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A Well-Behaved Woman: A Novel of the Vanderbilts (Audiobook) Bets On...

A Well-Behaved Woman: A Novel of the Vanderbilts (Audiobook)

October 2018

I enjoyed listening to A WELL-BEHAVED WOMAN: A Novel of the Vanderbilts by Therese Anne Fowler, which is narrated by Barrie Kreinik. This work of historical fiction tells the story of Alva Vanderbilt and her illustrious family. When it begins, Alva Smith is positioning herself to find a husband who will secure her financially and pull her family out of the tight financial straits in which they find themselves. With a marriage to William Vanderbilt firmly in hand, she pursues her next quest: to have the Vanderbilts, who are known as “new money,” accepted by the Astors and those with “old money.”

The book presents a wonderful picture of society at that time with all of its splendor and trappings. Alva has a love of and an eye for architecture, and I loved reading about her plans for her home “uptown” in the 50s in the city, when most had not gone above streets in the 40s. Everything was done to attract eyes and position. She throws a ball to show the house, and the “right set” is there.

She also builds in Newport, again creating a home that will bring her another notch of status. Reading about her architecture plans was so enlightening. She was consumed with every detail. As she and her family gallivant throughout Europe at every turn, they are seeing the best of the world, and thus it is shared with the reader. Ava works at everything, including setting up the best marriage for her own daughter, knowing full well how position matters. She is constantly positioning herself and her family.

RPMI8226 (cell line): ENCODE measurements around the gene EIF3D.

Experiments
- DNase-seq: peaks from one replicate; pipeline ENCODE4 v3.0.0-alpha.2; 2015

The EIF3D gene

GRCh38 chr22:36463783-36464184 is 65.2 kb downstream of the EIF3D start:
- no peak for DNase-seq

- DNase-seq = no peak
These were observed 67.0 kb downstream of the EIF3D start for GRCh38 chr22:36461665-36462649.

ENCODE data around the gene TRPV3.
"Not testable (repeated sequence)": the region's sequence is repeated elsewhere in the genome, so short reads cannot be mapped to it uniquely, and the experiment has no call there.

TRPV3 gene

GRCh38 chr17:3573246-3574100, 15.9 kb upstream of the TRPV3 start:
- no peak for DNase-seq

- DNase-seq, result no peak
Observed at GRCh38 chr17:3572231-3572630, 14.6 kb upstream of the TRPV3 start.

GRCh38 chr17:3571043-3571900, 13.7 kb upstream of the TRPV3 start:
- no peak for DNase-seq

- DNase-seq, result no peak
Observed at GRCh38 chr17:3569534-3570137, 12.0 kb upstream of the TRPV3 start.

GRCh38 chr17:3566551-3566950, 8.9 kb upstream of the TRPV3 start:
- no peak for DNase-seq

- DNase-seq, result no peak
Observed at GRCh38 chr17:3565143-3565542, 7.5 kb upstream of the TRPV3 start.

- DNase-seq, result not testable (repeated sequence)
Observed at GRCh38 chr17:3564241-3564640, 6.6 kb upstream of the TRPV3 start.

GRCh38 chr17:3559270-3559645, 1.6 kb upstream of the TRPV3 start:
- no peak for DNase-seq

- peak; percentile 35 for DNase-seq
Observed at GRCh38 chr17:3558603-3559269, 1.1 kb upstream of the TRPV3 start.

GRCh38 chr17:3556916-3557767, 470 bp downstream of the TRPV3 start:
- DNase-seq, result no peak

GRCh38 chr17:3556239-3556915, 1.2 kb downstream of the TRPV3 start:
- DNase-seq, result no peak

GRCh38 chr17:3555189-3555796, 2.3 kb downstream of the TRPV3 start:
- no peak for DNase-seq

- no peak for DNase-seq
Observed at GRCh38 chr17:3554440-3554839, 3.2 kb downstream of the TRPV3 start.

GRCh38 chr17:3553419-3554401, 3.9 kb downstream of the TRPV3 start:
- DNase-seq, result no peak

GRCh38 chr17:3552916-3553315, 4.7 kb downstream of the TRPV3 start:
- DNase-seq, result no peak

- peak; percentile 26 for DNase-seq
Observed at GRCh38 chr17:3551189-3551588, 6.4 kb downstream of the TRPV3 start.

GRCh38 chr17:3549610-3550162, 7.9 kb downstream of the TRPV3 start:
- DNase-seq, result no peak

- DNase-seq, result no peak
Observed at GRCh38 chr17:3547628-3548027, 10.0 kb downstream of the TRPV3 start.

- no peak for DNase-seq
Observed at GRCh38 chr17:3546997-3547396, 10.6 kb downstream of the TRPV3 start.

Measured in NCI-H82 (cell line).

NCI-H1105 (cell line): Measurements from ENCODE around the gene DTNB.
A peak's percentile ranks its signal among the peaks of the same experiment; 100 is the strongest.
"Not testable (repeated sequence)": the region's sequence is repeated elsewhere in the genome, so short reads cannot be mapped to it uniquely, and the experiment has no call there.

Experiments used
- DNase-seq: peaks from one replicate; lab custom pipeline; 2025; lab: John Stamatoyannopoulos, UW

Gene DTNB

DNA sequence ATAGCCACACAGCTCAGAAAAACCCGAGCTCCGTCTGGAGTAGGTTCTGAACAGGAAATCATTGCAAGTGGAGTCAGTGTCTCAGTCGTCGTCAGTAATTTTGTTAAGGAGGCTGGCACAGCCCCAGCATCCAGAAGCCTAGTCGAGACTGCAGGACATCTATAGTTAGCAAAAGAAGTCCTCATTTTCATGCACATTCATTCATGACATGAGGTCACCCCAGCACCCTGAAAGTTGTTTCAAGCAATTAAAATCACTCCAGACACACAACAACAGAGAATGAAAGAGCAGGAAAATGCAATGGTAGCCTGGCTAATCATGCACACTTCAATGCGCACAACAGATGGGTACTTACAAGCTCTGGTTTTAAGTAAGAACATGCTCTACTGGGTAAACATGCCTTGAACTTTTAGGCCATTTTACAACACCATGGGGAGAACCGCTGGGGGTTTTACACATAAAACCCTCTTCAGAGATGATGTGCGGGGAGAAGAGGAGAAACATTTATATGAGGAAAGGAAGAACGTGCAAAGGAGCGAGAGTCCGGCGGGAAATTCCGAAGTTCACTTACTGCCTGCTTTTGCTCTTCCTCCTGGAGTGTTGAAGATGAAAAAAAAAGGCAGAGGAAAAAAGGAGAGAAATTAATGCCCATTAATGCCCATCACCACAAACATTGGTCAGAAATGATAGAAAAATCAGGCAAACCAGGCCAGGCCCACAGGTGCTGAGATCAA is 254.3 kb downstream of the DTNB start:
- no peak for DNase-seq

Her husband, William, is not shown in a great light. He is a trust fund guy who dabbles more than he works, plays very hard and philanders. After 20 years of marriage, Ava takes the radical step of divorcing him, which compromises her social status. She negotiates a brilliant exit agreement for herself, showing her savvy. Ava always has had warm thoughts for Oliver Belmont, who clearly feels the same for her. You know that if the two of them were in a room, sparks were simmering. They later marry in what is by far a much better emotional situation for her.

Ava goes on to fight for women’s rights, including the right to vote, as a very powerful force in the suffragette movement. She places her power where it will work. While this does not consume much of the book, it does plant her squarely in a very different light from the society-scrambling woman who we earlier saw.

One thing to examine while reading is the deep divide between the very wealthy and the poor, and how it is pronounced in this story. Book groups will have a lot to discuss.

A Well-Behaved Woman: A Novel of the Vanderbilts (Audiobook)
written by Therese Anne Fowler, read by Barrie Kreinik